The Manipulated Vortex Waveguide speaker - the Event Horizon 210

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Duke

At the recent Rocky Mountain Audio Fest, we showed two new speakers, and since the Dream Maker LCS system already has its own thread, I wanted to start this one on the rather radical new Event Horizon 210.

Here's a shot from the show:

And, here's a shot from my living room:

That may look like a reflex box with big ports, or an under-sized back-loaded horn, but it is neither.  It's a new type of enclosure design, the Manipulated Vortex Waveguide (MVW), patent pending.  This is the invention of Steve Regier and Tom Ewers of Piper City, Illinois, under the brand name Big E Loudspeakers.   I consider myself extremely fortunate to be involved with these two mad scientists, and their associates, in bringing the MVW into the home audio world. 

Now I cannot prove any of the claims I'm about to make about the behavior of these speakers, so feel free to reject my description as pure marketing or whatever other unflattering term comes to mind.  And my understanding of what these speakers do is still evolving. 

Briefly, inside the box are structures whose dimensions have been carefully manipulated to generate a vortex, one on each side of the box.  These vortices are guided to the outside world through the openings, called "bells", on either side of the cone drivers, in such a way that they cover a fairly wide horizontal arc.   Hence the name of the enclosure type, manipulated vortex waveguide, or MVW for short.

Sound propagates more efficiently on the edge of a vortex than through still air, which why jet engines are so freakin' loud.  In fact, the study of the acoustic properties of a vortex dates back to the early 1950's, when efforts were first being made to understand and reduce the loudness of jet engine exhaust. 

One characteristic of the MVW enclosure was highlighted by their less-than-optimum up-against-the-wall placement there at RMAF, and that is their ability to project a decent soundstage (including a fairly wide sweet spot) with much less than optimum placement.   This is in part due to the SPL falling off a bit more slowly with distance than from a normal point source; over in the PA world, measurements taken have indicated behavior in this regard that looks more like what one would expect from a line source, at least up to a certain point, beyond which they seem to revert to typical point-source-approximating behavior.   In other words, the vortex effect seems to have an event horizon, wiithin which their behavior is somewhat unorthodox.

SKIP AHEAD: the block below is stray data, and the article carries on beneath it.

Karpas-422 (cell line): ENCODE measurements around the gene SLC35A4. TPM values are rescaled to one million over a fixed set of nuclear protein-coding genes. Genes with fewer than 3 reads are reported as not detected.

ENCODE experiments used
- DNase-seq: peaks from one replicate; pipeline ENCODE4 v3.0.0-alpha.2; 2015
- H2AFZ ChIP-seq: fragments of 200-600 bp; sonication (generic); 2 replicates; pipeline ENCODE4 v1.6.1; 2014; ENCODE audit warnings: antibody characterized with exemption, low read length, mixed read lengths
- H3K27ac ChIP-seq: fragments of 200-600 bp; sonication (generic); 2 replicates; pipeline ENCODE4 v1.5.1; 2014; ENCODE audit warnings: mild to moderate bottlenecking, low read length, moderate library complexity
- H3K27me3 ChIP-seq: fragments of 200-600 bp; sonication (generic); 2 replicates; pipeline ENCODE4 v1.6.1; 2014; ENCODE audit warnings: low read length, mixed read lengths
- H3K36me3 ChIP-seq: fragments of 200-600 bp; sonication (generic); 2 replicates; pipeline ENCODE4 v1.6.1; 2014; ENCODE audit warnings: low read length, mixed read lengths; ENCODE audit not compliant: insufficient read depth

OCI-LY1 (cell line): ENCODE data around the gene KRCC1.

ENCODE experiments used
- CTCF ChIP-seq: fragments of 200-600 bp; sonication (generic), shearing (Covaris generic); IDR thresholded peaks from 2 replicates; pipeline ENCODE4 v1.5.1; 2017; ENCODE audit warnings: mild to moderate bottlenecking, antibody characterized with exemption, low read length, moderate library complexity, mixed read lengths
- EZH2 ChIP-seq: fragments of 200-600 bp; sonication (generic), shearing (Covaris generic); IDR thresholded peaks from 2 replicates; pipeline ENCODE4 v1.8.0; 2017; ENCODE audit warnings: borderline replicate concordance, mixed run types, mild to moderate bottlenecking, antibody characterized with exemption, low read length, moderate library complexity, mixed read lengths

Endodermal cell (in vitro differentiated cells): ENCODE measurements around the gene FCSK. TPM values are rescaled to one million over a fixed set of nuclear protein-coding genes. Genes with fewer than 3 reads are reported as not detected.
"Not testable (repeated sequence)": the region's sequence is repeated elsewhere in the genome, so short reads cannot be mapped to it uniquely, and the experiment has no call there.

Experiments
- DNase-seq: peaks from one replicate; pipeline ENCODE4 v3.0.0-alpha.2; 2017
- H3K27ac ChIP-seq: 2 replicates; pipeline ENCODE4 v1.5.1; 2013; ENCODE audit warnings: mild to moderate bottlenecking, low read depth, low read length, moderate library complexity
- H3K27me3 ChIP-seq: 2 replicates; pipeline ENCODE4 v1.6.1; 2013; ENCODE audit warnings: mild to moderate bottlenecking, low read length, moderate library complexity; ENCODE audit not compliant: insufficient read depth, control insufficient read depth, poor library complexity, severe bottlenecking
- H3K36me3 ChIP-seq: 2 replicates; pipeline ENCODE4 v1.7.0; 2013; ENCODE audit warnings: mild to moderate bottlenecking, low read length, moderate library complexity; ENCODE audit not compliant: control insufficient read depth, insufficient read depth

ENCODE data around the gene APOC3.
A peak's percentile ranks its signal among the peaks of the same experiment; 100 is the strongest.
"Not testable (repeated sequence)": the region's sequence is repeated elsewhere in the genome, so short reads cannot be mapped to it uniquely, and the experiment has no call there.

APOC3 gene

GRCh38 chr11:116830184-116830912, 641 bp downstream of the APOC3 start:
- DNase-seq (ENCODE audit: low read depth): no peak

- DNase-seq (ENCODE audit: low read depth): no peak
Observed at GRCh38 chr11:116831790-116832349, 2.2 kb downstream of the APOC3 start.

Another interesting characteristic of the MVW is that it exhibits the opposite of dynamic compression, which I guess we'd call dynamic expansion.   The efficiency actually inreases a bit as we crank up the power - sort of like a ramjet engine is much more efficient at high speed than at low speed.  The result is rather startling dynamic contrast.  The real-world efficiency of an MVW speaker seems to be 2 or 3 dB higher than the calculated efficiency, this based on my comparing MVW prototype speakers side-by-side with conventional speakers of known efficiency. 

And yet another characteristic of the MVW speaker is its lack of cabinet-induced overhang on the tail end of the waveform.  Once the cone stops energizing the vortex, it quenches very quickly.  The result is very good clarity, even in the bass region.  Combined with the dynamic expansion characteristic, we get really good impact - it's a very tight-sounding speaker.   Over in the bass guitar cab world, MVW cabs have been on the market for some time now (built by Mike Arnopol, who some of you may know as Patricia Barber's bass player), and they allow bass players to play 1/8 and even 1/16 notes with good definition, instead of it just turning into a wall of mud.